Oil prices rise after OPEC agrees to keep output cuts

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Oil price hit multi-week highs on Monday after OPEC indicated it was likely to maintain production cuts that had helped boost prices this year.

Brent crude was up by 34 cents to $72.55 a barrel at early trading, having earlier touched $73.40, the highest since April 26.

U.S. West Texas Intermediate crude was up 24 cents at $63 a barrel, after hitting a three-week high of $63.81.

Saudi Energy Minister Khalid al-Falih said on Sunday there was consensus among the Organization of the Petroleum Exporting Countries (OPEC) and allied oil producers to drive down crude inventories “gently”.

United Arab Emirates Energy Minister Suhail al-Mazrouei earlier told reporters that producers were capable of filling any market gap and that relaxing supply cuts was not the right decision.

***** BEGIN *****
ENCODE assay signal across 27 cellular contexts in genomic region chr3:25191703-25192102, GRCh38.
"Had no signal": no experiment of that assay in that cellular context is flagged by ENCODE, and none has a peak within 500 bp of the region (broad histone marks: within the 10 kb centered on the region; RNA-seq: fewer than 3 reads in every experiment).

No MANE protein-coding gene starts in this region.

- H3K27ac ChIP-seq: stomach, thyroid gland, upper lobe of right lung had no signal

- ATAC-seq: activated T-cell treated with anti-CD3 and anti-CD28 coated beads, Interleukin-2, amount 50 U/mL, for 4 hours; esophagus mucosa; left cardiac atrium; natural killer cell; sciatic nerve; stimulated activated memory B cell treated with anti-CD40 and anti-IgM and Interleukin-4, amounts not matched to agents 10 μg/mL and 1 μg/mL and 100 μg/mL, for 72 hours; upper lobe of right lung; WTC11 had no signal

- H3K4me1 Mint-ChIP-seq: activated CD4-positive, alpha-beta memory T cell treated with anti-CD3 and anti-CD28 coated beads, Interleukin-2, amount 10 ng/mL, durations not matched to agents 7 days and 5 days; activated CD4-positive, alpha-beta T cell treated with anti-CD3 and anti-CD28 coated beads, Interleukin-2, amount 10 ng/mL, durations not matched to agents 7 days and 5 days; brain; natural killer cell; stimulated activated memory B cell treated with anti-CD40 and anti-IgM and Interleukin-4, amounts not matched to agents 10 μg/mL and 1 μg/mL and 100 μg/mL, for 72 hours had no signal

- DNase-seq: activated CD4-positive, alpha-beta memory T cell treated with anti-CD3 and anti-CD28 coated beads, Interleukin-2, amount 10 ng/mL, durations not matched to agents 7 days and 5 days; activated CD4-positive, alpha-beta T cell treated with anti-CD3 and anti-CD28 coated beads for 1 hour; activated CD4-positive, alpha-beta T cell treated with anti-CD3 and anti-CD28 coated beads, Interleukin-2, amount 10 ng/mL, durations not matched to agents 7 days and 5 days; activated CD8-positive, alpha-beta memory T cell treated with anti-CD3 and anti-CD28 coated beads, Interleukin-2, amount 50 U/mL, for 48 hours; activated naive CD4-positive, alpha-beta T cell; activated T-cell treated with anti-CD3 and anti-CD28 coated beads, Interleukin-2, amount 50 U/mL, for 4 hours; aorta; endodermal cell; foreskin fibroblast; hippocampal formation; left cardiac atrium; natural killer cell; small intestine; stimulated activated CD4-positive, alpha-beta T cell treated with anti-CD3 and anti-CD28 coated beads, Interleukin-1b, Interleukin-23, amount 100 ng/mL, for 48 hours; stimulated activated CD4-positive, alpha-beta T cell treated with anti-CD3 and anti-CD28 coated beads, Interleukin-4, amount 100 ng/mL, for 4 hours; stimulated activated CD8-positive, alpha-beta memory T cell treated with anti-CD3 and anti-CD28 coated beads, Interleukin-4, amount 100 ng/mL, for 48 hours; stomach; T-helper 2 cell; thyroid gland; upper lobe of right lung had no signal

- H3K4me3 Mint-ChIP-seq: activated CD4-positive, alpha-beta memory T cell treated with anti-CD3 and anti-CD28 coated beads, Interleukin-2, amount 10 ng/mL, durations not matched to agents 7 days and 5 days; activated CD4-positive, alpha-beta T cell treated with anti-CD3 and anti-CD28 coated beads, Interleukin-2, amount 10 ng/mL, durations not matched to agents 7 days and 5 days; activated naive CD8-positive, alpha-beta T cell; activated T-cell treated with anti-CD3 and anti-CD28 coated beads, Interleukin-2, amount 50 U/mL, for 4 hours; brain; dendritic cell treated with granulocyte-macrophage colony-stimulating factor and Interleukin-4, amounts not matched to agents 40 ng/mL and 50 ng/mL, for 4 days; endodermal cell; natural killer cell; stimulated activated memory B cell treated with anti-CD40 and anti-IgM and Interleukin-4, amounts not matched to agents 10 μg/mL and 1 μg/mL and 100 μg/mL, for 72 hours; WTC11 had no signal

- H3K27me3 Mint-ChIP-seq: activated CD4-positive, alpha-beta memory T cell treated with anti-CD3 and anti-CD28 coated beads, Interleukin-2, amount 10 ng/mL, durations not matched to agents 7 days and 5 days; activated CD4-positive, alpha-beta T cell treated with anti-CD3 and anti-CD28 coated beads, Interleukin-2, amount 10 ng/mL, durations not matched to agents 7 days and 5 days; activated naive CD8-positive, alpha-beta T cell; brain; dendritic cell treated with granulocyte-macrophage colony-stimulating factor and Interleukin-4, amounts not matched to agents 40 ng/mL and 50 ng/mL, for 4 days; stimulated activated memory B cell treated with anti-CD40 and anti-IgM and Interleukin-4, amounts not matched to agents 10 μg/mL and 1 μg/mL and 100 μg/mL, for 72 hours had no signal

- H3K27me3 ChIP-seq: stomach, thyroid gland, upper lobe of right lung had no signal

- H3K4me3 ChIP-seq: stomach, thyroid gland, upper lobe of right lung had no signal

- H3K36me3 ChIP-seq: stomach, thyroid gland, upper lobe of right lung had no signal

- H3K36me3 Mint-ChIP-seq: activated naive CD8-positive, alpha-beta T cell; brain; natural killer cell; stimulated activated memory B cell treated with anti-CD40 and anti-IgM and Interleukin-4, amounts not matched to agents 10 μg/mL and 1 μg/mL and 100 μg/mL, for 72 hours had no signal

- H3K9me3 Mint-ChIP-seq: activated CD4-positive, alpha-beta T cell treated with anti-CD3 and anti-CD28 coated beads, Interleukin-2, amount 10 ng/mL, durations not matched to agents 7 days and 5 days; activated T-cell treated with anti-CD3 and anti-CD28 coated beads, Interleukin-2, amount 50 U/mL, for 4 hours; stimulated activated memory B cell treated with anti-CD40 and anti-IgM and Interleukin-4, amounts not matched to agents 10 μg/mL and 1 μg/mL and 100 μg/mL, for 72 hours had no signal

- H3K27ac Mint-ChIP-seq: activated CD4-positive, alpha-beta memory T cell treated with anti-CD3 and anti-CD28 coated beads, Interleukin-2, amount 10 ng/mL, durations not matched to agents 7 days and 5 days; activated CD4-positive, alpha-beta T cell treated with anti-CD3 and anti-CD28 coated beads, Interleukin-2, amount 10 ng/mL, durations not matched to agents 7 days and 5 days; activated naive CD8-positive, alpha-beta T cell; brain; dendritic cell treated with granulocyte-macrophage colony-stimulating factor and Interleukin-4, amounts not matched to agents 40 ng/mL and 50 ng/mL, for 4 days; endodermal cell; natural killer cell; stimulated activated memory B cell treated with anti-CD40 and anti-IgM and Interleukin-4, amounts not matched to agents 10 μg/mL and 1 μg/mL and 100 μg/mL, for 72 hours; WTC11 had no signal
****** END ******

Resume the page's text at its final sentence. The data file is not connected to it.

OPEC data indicates oil inventories in the developed world rose by 3.3 million barrels month-on-month in March, and were 22.8 million barrels above their five year average.

OPEC, Russia and other non-member producers, an alliance known as OPEC+, agreed to cut output by 1.2 million barrels per day (bpd) from Jan. 1 for six months to try to prevent inventories from increasing and weakening prices.

Besides, the bullish sentiment is increasing tensions in the Middle East.

U.S. President Donald Trump threatened Tehran on Sunday, tweeting that a conflict would be the “official end” of Iran, while Saudi Arabia said it was ready to respond with “all strength” and it was up to Iran to avoid war.

The rhetoric follows last week’s attacks on Saudi oil assets and the firing of a rocket on Sunday into Baghdad’s heavily fortified “Green Zone” that exploded near the U.S. embassy.

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